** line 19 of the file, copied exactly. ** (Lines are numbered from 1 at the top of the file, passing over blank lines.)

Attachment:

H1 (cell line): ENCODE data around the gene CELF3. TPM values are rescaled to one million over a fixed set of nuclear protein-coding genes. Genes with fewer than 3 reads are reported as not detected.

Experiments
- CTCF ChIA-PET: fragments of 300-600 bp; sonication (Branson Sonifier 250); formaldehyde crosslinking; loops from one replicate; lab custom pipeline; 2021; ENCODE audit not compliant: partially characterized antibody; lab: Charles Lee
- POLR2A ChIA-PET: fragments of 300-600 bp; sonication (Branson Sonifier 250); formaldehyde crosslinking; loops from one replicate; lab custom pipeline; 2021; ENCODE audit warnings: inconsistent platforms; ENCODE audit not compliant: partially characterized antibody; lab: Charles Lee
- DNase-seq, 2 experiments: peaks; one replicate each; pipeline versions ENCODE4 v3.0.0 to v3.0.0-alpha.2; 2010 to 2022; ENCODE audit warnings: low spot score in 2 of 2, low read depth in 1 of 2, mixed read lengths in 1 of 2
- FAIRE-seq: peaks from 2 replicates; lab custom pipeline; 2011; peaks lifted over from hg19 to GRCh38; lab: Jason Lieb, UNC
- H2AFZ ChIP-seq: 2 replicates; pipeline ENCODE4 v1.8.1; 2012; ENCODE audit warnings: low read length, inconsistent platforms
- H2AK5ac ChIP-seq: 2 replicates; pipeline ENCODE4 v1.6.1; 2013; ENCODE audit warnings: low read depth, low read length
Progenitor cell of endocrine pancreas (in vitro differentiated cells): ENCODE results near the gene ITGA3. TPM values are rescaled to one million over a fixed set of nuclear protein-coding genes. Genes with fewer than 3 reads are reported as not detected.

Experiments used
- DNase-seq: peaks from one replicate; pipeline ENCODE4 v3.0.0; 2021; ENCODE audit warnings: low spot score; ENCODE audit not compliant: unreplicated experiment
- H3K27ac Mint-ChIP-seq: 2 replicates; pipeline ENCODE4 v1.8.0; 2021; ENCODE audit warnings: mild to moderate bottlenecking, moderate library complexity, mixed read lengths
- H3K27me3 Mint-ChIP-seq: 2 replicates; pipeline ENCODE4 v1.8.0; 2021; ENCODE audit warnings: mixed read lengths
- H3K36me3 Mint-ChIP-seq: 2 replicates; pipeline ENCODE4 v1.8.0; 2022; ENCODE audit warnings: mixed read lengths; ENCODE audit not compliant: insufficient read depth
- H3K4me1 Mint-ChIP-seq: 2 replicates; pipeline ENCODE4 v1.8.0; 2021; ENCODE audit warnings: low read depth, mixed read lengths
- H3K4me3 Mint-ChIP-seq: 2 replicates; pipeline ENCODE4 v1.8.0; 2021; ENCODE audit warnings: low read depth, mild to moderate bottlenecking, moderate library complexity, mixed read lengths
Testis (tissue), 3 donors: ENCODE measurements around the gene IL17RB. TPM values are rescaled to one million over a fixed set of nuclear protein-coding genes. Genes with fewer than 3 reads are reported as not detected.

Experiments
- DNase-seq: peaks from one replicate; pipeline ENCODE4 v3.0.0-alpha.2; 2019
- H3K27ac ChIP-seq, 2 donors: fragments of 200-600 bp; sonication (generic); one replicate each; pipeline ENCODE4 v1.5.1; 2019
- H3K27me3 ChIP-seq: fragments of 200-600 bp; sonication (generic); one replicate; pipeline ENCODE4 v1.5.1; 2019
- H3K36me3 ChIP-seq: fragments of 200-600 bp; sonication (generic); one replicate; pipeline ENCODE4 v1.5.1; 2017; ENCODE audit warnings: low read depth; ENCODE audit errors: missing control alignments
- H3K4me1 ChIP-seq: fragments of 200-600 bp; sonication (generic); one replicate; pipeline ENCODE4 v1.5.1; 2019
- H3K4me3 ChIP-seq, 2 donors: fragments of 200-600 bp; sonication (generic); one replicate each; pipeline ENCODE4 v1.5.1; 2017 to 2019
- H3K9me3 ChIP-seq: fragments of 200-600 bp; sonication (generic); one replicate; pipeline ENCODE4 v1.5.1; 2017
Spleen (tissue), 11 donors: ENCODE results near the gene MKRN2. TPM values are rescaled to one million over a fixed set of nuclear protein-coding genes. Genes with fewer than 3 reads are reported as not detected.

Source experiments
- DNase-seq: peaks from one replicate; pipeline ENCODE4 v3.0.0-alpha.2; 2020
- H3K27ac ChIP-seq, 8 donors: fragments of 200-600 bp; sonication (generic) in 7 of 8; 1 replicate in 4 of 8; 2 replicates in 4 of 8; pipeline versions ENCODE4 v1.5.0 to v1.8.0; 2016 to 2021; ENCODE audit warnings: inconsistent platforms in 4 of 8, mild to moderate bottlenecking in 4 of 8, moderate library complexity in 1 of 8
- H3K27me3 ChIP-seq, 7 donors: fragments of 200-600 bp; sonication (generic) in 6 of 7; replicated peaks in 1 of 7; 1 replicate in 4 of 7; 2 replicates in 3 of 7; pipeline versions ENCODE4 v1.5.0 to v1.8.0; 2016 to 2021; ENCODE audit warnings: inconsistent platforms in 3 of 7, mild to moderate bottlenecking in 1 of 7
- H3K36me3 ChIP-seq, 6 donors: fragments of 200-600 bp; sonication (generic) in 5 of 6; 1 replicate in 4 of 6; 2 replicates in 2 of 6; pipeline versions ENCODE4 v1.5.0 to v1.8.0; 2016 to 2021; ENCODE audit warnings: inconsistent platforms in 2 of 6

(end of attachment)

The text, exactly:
- DNase-seq: peaks from one replicate; pipeline ENCODE4 v3.0.0-alpha.2; 2019